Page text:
Duquette acquired the stars that were at the core of the 2004 team. Epstein finished the job with sizable helpings of both preparation and luck, signing Bill Mueller, David Ortiz, Kevin Millar, Mike Timlin, Todd Walker and Mark Bellhorn among others in that 2003-04 window. I think you know where I stand on the Epstein-Duquette debate: leaving behind roughly half the pieces for a World Series champ doesn't make you the architect. Someone else had to use their own blueprint to complete the unfinished job.
That's not to suggest their strategies were mutually exclusive through their respective tenures. Epstein traded for Curt Schilling and signed Keith Foulke, both established stars. He paid high prices for established or coveted players who underachieved or outright flopped (Daisuke Matsuzaka, Edgar Renteria, and Carl Crawford, Year 1). He saw something in Julio Lugo that does not exist. He made the biggest mistake on either general managers resume by giving a B-level pitcher and an F-level personality A-list money when he awarded John Lackey $82.5 million dollars following the 2009 season. He had his flops, his flaws. And Duquette put together some likable Sox teams -- particularly in '98, when Mo was still in the neighborhood, Flash Gordon was untouchable in the ninth inning, and The Eck was in his final season -- by finding dependable secondary players such as Tim Wakefield, Troy O'Leary, Rich Garces, and Brian Daubach at other teams' consignment sales.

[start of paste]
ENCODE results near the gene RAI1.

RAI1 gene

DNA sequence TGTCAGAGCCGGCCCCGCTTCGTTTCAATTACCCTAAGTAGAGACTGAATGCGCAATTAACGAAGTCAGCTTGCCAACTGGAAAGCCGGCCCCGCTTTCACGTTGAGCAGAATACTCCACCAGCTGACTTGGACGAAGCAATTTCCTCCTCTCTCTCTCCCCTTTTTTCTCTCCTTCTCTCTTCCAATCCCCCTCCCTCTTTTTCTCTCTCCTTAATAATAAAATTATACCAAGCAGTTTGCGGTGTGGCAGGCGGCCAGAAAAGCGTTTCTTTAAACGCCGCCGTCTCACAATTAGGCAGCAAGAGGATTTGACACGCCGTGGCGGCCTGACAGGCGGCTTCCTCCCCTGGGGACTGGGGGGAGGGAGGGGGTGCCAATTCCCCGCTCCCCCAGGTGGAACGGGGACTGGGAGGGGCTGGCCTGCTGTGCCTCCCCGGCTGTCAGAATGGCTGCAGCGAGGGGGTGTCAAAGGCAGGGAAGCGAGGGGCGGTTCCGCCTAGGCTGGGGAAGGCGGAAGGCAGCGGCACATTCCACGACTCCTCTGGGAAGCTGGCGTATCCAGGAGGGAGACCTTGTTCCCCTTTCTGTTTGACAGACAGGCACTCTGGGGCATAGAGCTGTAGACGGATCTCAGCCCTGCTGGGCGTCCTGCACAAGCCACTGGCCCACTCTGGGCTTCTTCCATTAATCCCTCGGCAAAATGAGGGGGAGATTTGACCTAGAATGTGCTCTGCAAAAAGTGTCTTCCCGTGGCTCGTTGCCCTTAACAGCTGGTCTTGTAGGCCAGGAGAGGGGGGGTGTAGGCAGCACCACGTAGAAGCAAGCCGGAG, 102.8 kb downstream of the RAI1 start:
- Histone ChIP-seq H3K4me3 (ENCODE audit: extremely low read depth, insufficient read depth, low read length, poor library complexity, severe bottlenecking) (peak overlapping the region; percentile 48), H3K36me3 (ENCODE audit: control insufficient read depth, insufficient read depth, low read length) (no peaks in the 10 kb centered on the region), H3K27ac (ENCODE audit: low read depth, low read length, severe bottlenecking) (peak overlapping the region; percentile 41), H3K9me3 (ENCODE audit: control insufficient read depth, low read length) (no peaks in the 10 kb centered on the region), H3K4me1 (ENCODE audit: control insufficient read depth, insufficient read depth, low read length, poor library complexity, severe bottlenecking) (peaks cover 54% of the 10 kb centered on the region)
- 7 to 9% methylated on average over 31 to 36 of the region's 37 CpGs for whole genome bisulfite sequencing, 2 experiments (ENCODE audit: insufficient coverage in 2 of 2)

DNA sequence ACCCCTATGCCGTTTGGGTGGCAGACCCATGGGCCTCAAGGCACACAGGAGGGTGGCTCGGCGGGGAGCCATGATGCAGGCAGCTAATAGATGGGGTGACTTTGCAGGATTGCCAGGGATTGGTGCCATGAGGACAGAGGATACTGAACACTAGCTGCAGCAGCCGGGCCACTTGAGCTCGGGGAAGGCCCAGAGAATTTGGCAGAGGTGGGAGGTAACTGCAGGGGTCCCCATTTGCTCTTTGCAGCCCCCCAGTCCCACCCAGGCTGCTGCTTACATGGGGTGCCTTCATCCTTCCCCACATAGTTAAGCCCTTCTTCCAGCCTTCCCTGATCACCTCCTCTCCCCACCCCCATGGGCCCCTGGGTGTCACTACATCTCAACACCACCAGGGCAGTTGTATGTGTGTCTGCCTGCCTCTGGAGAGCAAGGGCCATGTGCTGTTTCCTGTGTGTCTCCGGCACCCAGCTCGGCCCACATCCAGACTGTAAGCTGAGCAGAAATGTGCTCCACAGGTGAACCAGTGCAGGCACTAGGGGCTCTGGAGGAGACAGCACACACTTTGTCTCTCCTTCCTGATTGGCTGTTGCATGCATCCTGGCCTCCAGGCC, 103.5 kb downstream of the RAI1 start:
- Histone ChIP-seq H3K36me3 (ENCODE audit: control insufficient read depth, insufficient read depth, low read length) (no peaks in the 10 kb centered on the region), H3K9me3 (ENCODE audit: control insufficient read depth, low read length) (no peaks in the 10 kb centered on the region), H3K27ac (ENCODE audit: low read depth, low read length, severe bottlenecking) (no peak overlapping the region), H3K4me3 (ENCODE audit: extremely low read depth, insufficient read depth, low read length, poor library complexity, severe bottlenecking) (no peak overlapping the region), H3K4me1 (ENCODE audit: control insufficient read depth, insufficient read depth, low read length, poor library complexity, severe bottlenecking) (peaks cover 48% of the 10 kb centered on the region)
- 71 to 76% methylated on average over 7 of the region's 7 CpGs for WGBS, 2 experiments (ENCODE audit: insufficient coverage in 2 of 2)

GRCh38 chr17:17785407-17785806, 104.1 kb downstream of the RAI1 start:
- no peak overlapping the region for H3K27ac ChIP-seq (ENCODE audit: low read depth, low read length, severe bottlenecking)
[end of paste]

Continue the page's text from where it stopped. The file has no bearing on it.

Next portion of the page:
Ultimately, though, those were Duquette's chief attributes as a general manager: He picked the right superstars to pursue. And he could find an occasional bargain that had staying power. That is not nearly enough to suggest he's superior general manager to Epstein, who may have been spotty in his targeting of high-priced talent, but who was far superior in other important aspects of franchise-building. He built more complete rosters with more organizational depth (though it must be said that Cherington faces a similar task to the one Epstein faced in his first season), character was a factor worthy of serious consideration, and most importantly, he lived up to the vow he made on the day he was introduced as the Red Sox general manager, to build a "player development machine.''